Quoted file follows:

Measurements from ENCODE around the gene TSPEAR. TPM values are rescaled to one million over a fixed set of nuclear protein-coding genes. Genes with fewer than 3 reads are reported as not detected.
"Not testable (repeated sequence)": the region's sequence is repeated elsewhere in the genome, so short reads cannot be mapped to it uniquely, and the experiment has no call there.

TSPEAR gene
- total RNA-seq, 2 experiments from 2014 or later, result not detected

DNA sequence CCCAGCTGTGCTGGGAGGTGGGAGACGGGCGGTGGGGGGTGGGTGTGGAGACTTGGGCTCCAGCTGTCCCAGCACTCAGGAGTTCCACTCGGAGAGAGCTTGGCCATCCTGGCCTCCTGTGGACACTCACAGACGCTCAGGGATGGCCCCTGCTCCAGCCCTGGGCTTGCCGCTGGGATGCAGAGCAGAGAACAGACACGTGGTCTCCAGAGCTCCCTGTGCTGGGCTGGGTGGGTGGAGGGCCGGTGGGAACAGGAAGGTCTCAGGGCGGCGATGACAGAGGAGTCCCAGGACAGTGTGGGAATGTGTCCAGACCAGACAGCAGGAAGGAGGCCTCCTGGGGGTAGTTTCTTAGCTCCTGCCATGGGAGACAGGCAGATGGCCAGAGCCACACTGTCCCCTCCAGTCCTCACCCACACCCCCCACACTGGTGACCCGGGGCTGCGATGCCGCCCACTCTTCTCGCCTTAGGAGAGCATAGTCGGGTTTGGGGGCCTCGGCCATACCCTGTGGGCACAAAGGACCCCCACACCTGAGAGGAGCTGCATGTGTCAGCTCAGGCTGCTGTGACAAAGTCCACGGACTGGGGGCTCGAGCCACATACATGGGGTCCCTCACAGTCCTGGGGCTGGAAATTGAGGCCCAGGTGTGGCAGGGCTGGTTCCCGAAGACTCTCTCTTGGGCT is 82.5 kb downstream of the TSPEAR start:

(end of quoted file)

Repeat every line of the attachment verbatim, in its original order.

Measurements from ENCODE around the gene TSPEAR. TPM values are rescaled to one million over a fixed set of nuclear protein-coding genes. Genes with fewer than 3 reads are reported as not detected.
"Not testable (repeated sequence)": the region's sequence is repeated elsewhere in the genome, so short reads cannot be mapped to it uniquely, and the experiment has no call there.

TSPEAR gene
- total RNA-seq, 2 experiments from 2014 or later, result not detected

DNA sequence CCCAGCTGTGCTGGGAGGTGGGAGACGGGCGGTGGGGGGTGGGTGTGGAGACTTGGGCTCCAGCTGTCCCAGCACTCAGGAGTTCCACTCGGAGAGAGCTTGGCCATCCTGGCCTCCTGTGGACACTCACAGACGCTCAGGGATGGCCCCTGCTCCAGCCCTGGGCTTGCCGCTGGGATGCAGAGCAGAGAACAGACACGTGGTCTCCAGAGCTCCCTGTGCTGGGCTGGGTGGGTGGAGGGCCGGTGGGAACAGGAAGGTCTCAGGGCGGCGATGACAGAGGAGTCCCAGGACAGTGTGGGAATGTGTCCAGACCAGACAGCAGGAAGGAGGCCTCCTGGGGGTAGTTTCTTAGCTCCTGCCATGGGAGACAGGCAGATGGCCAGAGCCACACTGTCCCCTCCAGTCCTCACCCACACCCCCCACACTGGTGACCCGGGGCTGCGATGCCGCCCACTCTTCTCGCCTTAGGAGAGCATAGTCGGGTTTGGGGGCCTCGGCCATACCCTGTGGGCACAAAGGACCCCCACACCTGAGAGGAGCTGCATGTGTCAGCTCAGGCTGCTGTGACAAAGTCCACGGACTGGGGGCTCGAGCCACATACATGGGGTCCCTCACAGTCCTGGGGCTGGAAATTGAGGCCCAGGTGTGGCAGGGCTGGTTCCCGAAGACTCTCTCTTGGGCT is 82.5 kb downstream of the TSPEAR start: